Objective: To investigate the inflammatory involvement of shoulder articular and extraarticular structures in polymyalgia rheumatica (PMR) patients with a normal erythrocyte sedimentation rate (ESR) at diagnosis.
Methods: This was a case-control study. All consecutive, untreated new outpatients diagnosed as having PMR with a normal ESR (<40 mm/hour) during a 6-month period were included in the study (case patients). Controls were 12 consecutive, untreated PMR outpatients with an ESR of >40 mm/hour who were observed after the case patients. Before starting corticosteroid therapy, all case patients and controls underwent bilateral shoulder ultrasonography (US) and magnetic resonance imaging (MRI). US and MRI scans were evaluated independently by two radiologists who were blinded to the reciprocal results.
Results: Six case patients (4 men and 2 women) and 12 controls (4 men and 8 women) were studied. Both US and MRI demonstrated bilateral subacromial/subdeltoid bursitis in all 6 case patients and in 11 of the 12 (92%) controls (P not significant [NS]). One control had unilateral bursitis. Glenohumeral joint synovitis was found in 4 of 6 case patients (67%) by MRI and in 3 of 6 case patients (50%) by US (P NS), as well as in 8 of 12 controls (67%) by MRI and in 7 of 12 controls (58%) by US (P NS). Both MRI and US detected biceps tenosynovitis in 5 of 6 case patients (83%) and in 8 of 12 controls (67%) (P NS). The severity of bursitis did not differ significantly between the groups. US was as effective as MRI in detecting inflammatory changes of the shoulder.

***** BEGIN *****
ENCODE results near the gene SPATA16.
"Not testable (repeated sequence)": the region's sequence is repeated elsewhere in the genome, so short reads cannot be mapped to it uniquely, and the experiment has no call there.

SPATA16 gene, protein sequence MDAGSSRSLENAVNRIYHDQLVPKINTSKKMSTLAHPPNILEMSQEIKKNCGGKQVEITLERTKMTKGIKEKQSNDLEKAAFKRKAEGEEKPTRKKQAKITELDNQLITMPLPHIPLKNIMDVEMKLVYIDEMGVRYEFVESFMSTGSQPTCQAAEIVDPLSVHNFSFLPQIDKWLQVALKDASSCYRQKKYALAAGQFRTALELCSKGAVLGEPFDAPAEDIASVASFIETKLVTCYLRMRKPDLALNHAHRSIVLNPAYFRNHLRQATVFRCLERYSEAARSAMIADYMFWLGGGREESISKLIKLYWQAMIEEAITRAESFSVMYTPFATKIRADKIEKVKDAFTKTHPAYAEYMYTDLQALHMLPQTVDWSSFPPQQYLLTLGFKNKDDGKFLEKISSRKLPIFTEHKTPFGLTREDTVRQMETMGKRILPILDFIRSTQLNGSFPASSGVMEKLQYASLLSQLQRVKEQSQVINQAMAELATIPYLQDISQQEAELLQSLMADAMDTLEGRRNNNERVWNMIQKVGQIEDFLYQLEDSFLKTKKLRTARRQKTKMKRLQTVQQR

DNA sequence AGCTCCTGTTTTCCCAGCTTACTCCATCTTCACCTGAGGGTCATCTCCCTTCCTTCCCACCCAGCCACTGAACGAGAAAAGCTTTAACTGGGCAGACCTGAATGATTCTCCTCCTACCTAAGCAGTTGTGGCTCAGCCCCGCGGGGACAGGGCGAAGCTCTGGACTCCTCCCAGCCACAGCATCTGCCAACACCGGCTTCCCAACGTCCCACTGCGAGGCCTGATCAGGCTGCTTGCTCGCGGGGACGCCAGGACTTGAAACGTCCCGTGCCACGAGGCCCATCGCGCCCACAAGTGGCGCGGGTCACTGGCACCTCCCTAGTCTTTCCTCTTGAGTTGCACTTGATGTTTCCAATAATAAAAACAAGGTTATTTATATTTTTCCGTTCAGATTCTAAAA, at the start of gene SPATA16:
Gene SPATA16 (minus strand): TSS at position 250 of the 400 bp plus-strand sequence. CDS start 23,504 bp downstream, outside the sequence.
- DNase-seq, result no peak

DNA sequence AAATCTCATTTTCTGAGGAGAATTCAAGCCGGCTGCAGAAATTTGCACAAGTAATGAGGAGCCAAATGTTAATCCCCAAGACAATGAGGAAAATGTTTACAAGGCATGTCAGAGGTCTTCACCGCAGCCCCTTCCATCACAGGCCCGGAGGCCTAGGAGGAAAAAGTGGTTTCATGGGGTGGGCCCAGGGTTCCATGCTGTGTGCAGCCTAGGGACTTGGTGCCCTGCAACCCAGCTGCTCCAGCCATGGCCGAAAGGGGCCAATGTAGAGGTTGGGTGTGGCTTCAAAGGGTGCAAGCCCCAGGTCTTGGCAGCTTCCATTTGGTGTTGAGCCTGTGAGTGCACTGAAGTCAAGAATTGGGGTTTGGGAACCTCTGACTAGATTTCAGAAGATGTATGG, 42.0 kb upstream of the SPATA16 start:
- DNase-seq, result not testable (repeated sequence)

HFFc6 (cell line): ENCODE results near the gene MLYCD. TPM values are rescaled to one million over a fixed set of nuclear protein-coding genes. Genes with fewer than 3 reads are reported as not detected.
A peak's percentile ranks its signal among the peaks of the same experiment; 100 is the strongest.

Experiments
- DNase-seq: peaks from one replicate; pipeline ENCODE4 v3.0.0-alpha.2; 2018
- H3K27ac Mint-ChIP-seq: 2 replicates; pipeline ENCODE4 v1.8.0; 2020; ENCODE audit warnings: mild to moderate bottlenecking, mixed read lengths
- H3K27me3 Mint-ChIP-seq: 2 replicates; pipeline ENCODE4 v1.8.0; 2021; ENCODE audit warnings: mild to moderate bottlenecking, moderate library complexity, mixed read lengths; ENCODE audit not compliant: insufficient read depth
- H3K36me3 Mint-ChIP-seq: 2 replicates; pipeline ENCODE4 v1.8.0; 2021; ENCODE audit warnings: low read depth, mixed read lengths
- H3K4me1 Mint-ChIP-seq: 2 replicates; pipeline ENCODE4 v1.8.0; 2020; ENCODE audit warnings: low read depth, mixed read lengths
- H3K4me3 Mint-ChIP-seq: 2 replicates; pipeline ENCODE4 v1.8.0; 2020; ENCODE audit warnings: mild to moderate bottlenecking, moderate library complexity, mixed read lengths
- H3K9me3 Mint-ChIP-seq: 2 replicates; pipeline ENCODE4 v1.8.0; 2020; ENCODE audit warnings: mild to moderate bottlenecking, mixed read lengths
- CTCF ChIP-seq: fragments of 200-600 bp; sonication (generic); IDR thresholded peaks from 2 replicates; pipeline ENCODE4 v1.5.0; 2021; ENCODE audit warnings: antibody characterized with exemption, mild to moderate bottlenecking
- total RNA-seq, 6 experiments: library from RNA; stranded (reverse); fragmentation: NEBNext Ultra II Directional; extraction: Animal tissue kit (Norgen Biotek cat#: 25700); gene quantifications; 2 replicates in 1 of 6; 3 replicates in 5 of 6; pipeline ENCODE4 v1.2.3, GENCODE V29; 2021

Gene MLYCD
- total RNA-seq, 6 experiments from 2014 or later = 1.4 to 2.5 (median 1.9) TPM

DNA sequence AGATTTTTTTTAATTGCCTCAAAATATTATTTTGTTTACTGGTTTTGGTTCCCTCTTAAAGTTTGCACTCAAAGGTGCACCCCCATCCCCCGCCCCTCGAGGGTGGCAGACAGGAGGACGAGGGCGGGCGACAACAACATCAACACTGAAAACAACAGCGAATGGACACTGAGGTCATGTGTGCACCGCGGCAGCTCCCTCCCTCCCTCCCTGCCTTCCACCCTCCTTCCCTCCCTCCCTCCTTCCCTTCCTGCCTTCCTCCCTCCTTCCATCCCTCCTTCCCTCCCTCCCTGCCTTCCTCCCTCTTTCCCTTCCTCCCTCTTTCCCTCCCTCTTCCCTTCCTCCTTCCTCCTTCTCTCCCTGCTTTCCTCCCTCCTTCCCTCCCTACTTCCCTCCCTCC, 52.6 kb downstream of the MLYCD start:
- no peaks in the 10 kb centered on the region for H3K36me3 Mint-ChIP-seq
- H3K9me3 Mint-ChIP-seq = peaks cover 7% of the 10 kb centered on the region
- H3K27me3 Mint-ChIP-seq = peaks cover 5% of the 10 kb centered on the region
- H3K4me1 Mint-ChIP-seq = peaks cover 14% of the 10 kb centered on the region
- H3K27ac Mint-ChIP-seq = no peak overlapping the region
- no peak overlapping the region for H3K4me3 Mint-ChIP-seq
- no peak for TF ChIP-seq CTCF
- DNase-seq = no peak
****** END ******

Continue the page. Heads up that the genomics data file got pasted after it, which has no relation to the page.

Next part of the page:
Conclusion: MRI and US studies showed that PMR patients with normal or high ESRs have similar inflammatory shoulder lesions. Moreover, bilateral subacromial/subdeltoid bursitis represents the imaging hallmark in PMR patients with a high or normal ESR. MRI or US of the shoulder may facilitate the proper diagnosis in patients with the typical proximal symptoms of PMR who also have normal ESRs.